Volvo tries to help family reach low-CO2 "One Tonne Life"

How clean can one modern, European family go? Swedish auto maker Volvo, wooden house experts A-hus and energy company Vattenfall are helping one family cut its carbon emissions by 85 percent in a quest to live the "One Tonne Life." The challenge the familiy is taking on is to live within a limit of one metric ton of carbon emissions per person per year (the average Swede's emissions is seven metric tons per year). Thus, for the next six months, the Lindell family (mom, dad and two teenagers) will live in a solar- and wind-energy-powered home equipped with energy efficient appliances just outside of Stockholm. With the help of a grocery chain store, the family will also make efforts to consume locally produced and sustainable foods.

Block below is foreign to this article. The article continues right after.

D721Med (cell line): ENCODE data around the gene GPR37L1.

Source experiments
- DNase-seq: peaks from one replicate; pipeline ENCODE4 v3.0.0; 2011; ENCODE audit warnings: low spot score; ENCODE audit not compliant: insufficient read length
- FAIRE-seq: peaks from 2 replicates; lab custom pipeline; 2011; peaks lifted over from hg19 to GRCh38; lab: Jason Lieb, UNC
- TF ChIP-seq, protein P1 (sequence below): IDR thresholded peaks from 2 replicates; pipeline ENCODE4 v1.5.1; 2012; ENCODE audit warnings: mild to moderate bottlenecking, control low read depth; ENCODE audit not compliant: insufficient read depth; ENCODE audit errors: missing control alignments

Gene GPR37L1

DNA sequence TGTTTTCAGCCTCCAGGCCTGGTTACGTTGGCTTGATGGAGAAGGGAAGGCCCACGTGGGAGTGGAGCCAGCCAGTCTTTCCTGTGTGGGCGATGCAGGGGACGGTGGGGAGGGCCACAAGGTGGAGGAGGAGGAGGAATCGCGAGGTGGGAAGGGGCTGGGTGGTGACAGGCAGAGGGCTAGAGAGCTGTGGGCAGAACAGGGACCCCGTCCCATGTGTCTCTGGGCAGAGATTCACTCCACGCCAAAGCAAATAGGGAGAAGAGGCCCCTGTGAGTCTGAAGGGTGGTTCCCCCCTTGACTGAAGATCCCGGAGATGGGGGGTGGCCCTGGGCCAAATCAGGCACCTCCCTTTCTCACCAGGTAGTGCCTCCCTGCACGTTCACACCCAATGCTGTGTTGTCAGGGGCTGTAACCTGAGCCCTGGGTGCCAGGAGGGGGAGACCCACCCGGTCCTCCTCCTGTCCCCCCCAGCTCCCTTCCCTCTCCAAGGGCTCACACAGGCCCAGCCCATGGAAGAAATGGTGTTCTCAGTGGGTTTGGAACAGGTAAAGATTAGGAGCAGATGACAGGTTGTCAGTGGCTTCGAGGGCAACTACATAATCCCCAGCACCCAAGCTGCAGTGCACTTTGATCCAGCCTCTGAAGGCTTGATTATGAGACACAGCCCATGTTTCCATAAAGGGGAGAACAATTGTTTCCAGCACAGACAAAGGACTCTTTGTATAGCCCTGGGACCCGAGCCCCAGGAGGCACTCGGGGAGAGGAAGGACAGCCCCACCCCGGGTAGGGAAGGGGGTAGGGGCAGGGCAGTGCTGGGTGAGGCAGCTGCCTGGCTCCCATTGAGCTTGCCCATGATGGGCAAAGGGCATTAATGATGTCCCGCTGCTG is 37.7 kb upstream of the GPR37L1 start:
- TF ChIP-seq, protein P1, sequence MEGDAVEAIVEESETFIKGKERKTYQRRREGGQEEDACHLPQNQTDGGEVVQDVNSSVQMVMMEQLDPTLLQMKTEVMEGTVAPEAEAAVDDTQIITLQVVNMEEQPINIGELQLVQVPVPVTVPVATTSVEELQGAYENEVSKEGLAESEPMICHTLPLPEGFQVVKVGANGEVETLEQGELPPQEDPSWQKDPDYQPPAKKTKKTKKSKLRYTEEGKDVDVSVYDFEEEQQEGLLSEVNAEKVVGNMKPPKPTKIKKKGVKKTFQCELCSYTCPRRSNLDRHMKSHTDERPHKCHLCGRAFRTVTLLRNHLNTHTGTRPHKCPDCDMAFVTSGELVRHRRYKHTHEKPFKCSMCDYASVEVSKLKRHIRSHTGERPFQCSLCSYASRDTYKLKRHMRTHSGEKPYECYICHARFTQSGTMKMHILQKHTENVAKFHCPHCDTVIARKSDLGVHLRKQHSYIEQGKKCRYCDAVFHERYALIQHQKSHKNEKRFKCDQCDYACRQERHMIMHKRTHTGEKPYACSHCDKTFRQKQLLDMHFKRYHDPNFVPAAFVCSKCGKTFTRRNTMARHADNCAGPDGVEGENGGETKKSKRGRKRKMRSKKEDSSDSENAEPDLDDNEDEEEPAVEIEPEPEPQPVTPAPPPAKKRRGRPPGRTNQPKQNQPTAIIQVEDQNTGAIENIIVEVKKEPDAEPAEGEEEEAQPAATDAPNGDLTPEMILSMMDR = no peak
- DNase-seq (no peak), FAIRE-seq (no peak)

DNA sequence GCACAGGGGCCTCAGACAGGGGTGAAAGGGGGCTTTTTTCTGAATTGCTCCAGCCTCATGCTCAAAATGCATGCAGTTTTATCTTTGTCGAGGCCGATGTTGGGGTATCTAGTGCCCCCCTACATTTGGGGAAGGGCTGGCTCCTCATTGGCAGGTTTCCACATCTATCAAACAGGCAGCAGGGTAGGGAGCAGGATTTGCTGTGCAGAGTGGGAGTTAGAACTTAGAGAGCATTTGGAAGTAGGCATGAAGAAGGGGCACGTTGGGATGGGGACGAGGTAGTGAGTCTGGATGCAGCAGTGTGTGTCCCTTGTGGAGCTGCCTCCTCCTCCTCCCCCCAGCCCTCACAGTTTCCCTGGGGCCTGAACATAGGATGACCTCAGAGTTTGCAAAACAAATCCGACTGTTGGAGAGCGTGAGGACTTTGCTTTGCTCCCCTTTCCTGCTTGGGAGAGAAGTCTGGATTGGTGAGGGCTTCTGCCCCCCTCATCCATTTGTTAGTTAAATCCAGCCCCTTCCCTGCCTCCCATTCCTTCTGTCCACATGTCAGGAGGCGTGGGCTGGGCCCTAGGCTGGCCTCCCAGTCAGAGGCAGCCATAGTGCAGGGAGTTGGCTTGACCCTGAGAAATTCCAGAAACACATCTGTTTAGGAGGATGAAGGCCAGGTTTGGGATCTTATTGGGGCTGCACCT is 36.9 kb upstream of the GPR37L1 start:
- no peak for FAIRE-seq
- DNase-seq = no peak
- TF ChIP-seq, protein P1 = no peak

During this time, the family will drive a Volvo C30 Electric vehicle which will provide the family about 90-to-100 zero-emission miles per eight-hour charge. According to Lennart Stegland, Volvo Cars' Special Vehicles division manager, "The project will give us clear information about what we need to deliver so buyers feel that a battery-powered car is attractive and cost-effective to drive and own."

The Lindells beat out 50 other families who applied for the chance to participate in the project. To learn more about the project and follow the Lindell family's journey, visit the One Tonne Life website.

[Source: One Tonne Life via Plug In Cars]

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